Foreign direct investments (FDI) registered US$491 million net inflows in October 2018, 74.2 percent lower than the US$1.9 billion net inflows recorded in the same month in 2017.1,2 Net investments of equity capital reached US$98 million, lower than the year-ago level of US$1.5 billion due to the big ticket investments in October 2017. On a gross basis, placements of equity capital reached US$112 million, which mostly emanated from the Netherlands, the United States, Germany, Japan, and Hong Kong. These investments were channeled mainly to 1) manufacturing, 2) real estate, 3) financial and insurance, 4) electricity, gas, steam and air-conditioning supply, 5) and wholesale and retail trade activities. Investments in debt instruments (consisting mainly of intercompany borrowings/lending between foreign direct investors and their subsidiaries/affiliates in the Philippines) amounted to US$331 million from US$318 million in the same period in 2017. Reinvestment of earnings increased by 8.6 percent to US$62 million in October 2018.
On a year-to-date basis, FDI net inflows for the first ten months of 2018 reached US$8.5 billion, an increase of 1.8 percent from the US$8.4 billion net inflows in the comparable period in 2017. Net investments in debt instruments grew by 18.6 percent to reach US$5.9 billion. Reinvestment of earnings expanded by 2.3 percent to US$677 million during the period. Meanwhile, net investments of equity capital declined to US$2 billion from US$2.8 billion in January-October 2017. Equity capital placements during the period were sourced largely from Singapore, Hong Kong, the United States, Japan, and China. These were infused largely to 1) manufacturing, 2) financial and insurance, 3) real estate, 4) arts, entertainment and recreation, 5) and electricity, gas, steam and air-conditioning supply activities.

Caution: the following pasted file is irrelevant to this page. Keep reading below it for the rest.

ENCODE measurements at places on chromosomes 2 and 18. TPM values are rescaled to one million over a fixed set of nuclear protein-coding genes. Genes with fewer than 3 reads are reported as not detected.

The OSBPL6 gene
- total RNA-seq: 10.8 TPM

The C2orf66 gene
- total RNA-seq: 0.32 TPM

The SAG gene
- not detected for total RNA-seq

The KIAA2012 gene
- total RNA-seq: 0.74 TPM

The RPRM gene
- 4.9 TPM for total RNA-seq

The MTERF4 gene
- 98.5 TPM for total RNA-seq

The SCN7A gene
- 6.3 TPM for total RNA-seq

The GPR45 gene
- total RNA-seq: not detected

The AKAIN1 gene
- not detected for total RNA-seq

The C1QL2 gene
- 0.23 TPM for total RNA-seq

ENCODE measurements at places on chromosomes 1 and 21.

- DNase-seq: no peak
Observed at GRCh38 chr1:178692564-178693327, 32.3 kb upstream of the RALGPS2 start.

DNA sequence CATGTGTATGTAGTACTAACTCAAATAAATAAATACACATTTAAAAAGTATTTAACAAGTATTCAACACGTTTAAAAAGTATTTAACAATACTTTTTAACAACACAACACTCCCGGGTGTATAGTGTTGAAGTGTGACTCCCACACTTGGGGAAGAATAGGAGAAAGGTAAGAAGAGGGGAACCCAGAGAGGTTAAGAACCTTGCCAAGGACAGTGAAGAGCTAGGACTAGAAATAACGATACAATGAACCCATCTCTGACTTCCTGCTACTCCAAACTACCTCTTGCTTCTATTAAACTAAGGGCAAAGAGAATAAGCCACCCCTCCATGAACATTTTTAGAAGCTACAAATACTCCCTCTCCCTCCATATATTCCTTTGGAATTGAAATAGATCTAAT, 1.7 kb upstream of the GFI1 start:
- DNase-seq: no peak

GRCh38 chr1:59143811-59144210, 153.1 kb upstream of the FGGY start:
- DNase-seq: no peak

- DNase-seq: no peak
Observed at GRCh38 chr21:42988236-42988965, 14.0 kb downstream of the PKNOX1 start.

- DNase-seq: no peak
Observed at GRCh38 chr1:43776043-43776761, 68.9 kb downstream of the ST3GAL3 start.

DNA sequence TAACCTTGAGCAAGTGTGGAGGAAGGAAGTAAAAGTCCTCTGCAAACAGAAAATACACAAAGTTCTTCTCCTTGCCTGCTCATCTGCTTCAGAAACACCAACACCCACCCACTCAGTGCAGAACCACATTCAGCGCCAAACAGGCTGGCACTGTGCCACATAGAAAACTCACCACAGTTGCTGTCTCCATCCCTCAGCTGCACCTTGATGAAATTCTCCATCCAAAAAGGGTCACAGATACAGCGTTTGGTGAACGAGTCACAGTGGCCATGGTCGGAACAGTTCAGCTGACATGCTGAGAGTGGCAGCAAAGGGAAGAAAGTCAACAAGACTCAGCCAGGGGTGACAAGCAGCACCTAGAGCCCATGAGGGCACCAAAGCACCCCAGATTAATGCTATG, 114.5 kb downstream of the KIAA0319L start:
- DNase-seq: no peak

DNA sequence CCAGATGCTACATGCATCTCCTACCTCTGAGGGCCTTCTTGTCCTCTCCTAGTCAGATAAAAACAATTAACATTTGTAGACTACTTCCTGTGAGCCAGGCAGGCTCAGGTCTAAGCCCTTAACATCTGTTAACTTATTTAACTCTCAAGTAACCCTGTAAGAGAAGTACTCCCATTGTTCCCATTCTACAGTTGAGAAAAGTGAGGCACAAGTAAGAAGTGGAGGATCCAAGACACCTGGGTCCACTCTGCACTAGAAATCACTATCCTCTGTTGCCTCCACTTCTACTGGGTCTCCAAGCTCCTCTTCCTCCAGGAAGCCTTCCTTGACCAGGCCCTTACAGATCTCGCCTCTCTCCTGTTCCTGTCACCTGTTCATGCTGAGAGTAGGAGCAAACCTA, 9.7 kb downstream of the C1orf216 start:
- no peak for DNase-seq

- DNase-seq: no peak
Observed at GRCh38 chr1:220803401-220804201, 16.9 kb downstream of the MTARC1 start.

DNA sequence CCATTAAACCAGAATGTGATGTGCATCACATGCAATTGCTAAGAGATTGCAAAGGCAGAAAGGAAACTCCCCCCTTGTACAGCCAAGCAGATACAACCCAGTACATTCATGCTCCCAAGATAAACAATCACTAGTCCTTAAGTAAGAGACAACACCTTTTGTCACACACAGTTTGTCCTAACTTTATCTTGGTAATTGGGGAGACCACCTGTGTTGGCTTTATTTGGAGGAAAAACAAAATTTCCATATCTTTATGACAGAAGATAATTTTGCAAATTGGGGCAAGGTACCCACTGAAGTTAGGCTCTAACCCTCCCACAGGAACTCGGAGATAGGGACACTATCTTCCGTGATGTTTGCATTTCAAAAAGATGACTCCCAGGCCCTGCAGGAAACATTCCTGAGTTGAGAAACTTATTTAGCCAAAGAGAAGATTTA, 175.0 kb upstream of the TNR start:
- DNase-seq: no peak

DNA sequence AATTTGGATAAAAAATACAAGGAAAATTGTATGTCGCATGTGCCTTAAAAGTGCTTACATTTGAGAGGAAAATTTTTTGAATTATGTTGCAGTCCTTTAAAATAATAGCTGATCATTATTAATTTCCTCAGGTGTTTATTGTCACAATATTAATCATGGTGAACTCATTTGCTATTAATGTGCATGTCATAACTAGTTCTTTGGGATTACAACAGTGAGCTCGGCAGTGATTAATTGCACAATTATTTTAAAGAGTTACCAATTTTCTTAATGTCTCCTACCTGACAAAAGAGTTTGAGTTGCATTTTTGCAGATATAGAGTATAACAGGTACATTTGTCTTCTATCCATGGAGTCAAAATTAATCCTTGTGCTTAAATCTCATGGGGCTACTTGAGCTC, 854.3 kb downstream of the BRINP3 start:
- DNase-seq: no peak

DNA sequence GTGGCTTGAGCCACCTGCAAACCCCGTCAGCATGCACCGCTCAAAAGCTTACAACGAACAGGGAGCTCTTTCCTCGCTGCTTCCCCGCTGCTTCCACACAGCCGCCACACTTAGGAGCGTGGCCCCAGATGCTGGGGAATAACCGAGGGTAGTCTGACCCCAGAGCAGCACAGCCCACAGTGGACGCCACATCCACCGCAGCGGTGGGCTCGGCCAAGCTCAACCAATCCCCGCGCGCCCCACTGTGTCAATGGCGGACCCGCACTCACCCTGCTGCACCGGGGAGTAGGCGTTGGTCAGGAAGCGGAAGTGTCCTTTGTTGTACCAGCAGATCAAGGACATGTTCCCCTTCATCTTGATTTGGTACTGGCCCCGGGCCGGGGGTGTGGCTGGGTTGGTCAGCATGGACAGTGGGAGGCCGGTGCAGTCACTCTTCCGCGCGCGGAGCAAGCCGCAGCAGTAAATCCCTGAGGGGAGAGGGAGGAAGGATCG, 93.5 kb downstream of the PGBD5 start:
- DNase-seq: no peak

1 Based on the Balance of Payments and International Investment Position Manual, 6th edition (BPM6) which uses the asset and liability principle in the compilation of FDI statistics. Under the asset and liability principle, claims of non-resident direct investment enterprises from resident direct investors are presented as reverse investment under net incurrence of liabilities/non-residents’ investments in the Philippines (previously presented in the Balance of Payments Manual, 5th edition (BPM5) as negative entry under assets/residents’ investments abroad). Conversely, claims of resident direct investment enterprises from foreign direct investors are presented as reverse investment under net acquisition of financial assets/residents’ investments abroad (previously presented as negative entry under liabilities/non-residents’ investments in the Philippines).
2 BSP statistics on FDI covers actual investment inflows, which could be in the form of equity capital, reinvestment of earnings, and borrowings between affiliates. In contrast to investment data from other government sources, the BSP’s FDI data include investments where ownership by the foreign enterprise is at least 10 percent. Meanwhile, FDI data of Investment Promotion Agencies (IPAs) do not make use of the 10 percent threshold and include borrowings from foreign sources that are non-affiliates of the domestic company. Furthermore, the BSP’s FDI data are presented in net terms (i.e., equity capital placements less withdrawals), while the IPAs’ FDI do not account for equity withdrawals.
View Table HTM | XLS